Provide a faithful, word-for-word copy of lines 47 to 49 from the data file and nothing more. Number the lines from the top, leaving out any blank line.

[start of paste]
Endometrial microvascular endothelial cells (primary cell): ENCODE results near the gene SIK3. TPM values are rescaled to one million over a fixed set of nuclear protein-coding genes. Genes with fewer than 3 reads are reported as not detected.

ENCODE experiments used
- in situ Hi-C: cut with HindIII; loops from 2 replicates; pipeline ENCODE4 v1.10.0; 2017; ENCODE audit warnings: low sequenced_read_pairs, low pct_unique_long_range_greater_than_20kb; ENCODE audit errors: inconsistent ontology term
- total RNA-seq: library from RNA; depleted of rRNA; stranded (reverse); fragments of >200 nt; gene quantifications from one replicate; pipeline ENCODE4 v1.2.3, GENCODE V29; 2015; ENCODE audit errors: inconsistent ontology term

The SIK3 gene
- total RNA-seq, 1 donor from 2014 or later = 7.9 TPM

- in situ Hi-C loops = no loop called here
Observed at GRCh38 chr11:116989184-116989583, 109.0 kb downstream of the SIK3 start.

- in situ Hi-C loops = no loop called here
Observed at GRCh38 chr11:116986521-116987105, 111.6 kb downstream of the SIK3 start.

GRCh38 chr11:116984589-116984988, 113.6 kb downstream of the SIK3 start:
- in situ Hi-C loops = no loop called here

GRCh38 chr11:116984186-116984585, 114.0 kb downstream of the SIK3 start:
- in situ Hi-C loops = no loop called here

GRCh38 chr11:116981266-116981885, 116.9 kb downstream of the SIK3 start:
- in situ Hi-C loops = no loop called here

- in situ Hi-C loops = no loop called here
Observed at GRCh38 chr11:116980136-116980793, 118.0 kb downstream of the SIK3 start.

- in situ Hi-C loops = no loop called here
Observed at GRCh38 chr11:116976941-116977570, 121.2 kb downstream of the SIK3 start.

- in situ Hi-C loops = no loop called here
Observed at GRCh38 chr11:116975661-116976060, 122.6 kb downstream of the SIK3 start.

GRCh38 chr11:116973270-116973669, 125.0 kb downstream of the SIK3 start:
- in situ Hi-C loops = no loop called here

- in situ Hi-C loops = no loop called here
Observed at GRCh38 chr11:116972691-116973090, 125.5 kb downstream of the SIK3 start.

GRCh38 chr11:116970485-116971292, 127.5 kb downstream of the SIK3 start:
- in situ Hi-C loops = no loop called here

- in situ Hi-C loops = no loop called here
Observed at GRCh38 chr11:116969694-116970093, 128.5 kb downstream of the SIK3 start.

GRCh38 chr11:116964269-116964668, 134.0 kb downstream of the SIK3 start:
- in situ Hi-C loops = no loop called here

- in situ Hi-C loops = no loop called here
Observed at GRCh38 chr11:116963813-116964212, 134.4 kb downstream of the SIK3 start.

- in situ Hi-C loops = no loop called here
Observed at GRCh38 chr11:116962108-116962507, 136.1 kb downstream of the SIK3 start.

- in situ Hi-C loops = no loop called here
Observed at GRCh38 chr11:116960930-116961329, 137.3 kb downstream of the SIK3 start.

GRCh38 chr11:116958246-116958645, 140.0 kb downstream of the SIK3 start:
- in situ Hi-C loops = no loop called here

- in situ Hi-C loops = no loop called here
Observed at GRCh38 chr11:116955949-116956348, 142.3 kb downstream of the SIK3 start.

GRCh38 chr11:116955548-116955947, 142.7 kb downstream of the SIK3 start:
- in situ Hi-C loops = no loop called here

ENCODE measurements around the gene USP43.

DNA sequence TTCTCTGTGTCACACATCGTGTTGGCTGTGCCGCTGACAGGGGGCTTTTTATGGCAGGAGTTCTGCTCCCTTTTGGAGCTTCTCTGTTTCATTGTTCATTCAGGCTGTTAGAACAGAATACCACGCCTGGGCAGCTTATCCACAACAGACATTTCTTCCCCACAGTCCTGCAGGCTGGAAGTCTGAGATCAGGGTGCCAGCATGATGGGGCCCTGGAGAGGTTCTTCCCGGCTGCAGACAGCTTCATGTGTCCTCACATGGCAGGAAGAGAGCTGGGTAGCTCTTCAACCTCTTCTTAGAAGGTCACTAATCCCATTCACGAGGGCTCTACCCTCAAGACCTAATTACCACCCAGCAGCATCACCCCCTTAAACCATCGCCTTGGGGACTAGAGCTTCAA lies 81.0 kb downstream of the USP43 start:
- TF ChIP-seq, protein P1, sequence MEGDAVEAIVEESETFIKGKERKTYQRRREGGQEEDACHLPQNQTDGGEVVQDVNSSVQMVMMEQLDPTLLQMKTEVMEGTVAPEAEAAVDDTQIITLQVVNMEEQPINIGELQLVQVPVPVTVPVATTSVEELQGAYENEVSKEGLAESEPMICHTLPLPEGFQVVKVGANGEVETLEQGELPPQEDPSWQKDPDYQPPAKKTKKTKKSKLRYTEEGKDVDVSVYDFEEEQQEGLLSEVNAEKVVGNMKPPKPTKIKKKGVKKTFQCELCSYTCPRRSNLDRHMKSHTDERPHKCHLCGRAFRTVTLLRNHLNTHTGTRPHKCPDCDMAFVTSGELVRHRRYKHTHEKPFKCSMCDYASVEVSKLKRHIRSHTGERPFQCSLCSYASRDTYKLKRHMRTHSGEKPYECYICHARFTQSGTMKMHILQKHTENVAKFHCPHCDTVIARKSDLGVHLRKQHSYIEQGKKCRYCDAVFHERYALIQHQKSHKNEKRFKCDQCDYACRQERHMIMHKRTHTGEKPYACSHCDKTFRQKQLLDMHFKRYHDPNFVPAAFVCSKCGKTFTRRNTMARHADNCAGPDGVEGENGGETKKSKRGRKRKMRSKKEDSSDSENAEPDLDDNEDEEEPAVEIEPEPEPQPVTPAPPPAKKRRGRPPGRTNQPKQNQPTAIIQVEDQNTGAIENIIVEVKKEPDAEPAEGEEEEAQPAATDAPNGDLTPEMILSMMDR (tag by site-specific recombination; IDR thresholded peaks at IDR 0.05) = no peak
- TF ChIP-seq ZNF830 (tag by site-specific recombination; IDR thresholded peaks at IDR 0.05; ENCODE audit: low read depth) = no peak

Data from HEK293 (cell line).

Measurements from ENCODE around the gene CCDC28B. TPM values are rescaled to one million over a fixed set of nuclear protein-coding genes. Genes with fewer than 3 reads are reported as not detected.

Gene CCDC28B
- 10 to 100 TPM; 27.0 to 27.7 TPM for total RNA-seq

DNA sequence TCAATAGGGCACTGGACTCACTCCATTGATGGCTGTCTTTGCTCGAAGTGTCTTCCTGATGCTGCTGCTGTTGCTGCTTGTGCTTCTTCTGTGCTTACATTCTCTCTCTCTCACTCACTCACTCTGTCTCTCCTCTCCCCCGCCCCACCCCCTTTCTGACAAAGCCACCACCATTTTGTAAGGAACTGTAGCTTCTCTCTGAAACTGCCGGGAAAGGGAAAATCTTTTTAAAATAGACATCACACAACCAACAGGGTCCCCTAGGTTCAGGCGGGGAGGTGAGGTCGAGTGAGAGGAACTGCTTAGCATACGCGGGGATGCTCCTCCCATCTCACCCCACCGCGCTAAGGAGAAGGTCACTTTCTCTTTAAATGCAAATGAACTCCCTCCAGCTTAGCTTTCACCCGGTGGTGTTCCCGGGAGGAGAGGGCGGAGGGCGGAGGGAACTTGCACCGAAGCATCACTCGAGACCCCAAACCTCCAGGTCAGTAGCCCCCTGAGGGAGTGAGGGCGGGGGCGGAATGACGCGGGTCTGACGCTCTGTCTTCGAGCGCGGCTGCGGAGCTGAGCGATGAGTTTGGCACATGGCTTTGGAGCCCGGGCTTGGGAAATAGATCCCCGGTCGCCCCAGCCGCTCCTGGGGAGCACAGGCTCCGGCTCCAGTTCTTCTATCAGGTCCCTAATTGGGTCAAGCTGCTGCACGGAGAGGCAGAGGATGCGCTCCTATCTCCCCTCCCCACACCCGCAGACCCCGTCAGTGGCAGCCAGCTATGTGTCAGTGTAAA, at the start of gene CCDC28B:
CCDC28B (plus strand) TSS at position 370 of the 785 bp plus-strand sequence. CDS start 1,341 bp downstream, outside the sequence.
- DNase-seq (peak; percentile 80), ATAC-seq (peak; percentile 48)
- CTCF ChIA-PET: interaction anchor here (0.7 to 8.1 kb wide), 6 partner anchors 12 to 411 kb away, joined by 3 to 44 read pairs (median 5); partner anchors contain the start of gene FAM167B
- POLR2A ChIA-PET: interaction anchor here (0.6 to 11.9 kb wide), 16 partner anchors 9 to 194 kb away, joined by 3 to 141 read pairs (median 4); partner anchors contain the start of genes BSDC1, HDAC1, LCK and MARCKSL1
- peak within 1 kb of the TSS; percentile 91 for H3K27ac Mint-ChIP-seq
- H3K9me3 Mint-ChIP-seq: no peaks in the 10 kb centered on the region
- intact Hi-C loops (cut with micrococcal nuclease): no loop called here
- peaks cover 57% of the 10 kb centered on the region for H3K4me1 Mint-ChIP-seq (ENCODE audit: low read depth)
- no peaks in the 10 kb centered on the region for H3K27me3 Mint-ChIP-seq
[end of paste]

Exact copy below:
- TF ChIP-seq, protein P1, sequence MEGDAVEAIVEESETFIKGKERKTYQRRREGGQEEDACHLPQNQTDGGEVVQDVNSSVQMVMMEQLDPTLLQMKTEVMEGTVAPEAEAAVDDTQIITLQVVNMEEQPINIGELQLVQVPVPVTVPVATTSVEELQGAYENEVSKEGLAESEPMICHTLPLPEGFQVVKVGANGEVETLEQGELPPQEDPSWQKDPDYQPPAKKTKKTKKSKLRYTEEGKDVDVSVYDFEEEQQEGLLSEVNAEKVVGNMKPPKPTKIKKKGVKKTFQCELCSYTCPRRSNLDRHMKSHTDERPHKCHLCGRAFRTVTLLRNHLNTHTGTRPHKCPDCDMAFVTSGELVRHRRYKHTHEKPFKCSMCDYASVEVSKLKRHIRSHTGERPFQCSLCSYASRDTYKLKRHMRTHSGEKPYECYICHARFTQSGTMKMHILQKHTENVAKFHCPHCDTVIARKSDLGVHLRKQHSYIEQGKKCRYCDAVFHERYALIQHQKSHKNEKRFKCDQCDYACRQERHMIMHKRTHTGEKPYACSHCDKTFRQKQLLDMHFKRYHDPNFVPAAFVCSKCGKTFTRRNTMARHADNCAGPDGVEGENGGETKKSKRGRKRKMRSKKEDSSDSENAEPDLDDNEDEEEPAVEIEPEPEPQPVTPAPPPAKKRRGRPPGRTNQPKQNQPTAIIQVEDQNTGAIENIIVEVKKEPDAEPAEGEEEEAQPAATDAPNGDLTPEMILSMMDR (tag by site-specific recombination; IDR thresholded peaks at IDR 0.05) = no peak
- TF ChIP-seq ZNF830 (tag by site-specific recombination; IDR thresholded peaks at IDR 0.05; ENCODE audit: low read depth) = no peak

Data from HEK293 (cell line).